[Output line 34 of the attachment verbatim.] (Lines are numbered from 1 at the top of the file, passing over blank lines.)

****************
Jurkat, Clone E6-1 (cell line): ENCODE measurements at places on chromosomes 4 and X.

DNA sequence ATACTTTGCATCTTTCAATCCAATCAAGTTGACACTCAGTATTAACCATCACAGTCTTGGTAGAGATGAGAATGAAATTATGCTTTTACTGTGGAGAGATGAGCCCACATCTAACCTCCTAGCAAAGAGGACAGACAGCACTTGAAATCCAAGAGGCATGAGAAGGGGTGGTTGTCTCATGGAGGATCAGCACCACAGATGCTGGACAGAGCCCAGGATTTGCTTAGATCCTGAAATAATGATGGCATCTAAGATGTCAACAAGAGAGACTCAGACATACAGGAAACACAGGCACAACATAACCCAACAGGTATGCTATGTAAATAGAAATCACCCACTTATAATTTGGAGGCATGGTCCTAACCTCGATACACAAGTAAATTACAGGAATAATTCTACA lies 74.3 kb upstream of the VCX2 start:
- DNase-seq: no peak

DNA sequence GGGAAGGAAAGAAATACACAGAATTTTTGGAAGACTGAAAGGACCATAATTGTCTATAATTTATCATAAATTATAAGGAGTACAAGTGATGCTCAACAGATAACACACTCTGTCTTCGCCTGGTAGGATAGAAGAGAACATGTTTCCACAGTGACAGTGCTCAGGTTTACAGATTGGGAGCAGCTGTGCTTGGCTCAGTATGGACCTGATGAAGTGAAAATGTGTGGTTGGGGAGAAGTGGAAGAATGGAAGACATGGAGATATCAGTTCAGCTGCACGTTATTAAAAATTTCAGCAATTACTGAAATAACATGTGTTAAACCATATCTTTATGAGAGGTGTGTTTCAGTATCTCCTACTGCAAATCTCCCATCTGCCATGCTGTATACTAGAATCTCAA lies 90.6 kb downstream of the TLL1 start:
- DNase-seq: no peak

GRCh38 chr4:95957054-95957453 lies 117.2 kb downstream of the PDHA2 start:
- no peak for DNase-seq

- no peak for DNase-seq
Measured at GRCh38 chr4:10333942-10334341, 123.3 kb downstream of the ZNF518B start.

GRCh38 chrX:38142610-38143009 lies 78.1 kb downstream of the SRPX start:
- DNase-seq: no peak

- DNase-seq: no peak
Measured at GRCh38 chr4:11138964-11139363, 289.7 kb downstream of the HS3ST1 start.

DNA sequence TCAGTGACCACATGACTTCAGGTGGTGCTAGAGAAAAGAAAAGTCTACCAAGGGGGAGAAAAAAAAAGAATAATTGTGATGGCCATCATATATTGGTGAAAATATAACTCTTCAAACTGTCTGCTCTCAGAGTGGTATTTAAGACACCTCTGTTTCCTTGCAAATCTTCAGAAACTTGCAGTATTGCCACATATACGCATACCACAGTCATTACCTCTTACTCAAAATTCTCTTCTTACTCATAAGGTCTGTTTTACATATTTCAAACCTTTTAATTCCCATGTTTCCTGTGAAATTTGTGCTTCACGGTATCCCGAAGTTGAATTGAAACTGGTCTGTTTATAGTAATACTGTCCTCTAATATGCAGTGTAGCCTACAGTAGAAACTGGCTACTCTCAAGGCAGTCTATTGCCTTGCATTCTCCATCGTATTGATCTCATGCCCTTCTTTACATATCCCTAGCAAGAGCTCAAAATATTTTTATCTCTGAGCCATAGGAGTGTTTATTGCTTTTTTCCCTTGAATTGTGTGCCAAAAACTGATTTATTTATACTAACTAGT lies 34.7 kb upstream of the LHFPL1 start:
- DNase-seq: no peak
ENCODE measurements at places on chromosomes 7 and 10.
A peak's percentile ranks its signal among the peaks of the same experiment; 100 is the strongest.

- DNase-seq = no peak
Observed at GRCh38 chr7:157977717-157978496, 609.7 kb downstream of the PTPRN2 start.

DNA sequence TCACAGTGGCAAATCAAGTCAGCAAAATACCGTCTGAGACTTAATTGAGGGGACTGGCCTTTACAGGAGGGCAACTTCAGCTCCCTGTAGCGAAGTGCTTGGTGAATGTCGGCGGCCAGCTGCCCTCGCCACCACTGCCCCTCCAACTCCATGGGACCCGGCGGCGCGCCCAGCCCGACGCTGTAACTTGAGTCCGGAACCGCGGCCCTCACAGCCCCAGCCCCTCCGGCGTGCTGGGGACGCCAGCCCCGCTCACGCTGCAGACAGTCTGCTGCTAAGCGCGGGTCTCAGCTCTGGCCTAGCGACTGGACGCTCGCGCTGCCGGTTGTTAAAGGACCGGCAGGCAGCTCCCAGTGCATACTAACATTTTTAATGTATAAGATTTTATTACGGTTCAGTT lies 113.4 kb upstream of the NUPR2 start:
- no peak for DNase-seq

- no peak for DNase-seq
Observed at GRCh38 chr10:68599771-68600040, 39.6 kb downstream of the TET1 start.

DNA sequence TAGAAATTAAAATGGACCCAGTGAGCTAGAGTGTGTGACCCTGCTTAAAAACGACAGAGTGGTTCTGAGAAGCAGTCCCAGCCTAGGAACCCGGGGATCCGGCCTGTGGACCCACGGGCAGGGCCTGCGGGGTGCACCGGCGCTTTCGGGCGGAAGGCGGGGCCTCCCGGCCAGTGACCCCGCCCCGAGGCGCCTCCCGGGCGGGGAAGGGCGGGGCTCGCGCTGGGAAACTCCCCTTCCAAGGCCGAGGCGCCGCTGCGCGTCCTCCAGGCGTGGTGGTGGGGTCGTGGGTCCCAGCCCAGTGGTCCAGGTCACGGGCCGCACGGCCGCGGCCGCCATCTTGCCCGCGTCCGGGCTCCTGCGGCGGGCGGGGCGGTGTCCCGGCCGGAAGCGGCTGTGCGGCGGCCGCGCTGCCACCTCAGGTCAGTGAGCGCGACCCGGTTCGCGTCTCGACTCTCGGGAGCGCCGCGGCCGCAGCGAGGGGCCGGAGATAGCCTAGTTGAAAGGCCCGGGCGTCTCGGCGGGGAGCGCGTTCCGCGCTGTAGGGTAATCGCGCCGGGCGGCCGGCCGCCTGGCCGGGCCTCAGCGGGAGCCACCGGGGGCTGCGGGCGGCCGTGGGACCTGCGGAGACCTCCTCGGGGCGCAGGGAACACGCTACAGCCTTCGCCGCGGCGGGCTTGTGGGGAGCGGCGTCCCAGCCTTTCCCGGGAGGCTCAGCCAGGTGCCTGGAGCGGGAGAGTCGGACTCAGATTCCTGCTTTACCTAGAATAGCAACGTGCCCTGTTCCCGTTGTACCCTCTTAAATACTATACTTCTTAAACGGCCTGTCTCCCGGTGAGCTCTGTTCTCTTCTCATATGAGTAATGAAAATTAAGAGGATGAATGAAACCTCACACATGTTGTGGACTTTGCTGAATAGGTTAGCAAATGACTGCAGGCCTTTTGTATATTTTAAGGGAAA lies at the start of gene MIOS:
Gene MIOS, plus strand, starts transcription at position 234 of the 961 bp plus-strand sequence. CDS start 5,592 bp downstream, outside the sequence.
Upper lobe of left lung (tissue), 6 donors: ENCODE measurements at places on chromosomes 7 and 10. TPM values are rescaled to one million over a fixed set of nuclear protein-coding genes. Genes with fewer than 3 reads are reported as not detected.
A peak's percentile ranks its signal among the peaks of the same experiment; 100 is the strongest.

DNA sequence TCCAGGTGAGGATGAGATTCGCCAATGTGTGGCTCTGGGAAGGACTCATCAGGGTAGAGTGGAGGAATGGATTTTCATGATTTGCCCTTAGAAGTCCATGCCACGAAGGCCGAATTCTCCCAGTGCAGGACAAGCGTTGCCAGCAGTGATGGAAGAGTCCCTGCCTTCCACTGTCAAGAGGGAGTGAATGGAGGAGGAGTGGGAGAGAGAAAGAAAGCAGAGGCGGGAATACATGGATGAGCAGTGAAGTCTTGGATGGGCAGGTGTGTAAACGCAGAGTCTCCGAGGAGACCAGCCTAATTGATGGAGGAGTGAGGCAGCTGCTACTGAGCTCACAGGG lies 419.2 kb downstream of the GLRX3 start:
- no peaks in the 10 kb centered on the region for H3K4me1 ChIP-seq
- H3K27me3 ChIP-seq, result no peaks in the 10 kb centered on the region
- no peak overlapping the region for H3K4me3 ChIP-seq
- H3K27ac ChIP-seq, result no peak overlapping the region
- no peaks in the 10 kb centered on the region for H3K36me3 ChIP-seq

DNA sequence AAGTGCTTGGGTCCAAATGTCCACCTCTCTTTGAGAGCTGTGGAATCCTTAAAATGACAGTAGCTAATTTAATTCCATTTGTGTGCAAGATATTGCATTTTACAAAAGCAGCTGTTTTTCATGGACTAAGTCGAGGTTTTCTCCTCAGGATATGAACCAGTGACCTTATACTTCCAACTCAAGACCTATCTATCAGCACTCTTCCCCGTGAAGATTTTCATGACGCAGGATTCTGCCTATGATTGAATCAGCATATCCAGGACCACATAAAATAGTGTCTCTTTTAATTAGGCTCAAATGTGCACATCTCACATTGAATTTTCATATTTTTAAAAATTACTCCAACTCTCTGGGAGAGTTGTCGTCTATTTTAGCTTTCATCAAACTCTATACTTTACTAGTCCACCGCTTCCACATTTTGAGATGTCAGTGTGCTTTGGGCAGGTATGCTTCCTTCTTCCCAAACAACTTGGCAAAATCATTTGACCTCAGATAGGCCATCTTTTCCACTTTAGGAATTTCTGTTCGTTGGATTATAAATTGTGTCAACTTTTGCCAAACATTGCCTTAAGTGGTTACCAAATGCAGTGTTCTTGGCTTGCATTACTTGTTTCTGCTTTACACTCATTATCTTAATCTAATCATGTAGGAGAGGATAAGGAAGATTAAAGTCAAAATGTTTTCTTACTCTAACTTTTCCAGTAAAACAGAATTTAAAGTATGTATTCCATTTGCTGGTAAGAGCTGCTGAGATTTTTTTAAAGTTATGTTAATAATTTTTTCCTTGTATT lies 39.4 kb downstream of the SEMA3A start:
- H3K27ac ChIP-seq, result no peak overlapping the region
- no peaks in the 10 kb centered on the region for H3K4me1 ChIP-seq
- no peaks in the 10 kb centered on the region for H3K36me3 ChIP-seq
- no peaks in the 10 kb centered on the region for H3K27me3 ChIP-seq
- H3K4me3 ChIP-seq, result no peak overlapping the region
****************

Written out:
DNA sequence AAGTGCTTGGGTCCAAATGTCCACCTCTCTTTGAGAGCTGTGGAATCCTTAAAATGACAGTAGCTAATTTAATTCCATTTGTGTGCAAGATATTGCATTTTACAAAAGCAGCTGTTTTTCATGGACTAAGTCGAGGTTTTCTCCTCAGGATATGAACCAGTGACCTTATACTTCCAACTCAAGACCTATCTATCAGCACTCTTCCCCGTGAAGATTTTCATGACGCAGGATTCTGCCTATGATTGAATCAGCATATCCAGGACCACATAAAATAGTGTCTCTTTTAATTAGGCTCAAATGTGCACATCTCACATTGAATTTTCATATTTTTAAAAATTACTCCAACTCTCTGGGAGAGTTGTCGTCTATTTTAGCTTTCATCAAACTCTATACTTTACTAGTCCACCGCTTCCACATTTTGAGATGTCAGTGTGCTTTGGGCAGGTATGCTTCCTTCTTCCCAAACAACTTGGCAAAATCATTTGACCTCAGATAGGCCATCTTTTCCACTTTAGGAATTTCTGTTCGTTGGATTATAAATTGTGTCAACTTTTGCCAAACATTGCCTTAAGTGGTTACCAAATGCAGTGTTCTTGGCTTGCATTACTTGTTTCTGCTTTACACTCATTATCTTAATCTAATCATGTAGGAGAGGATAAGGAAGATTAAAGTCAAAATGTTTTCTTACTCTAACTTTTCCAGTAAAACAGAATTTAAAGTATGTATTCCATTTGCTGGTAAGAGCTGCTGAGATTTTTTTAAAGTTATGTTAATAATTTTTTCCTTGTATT lies 39.4 kb downstream of the SEMA3A start: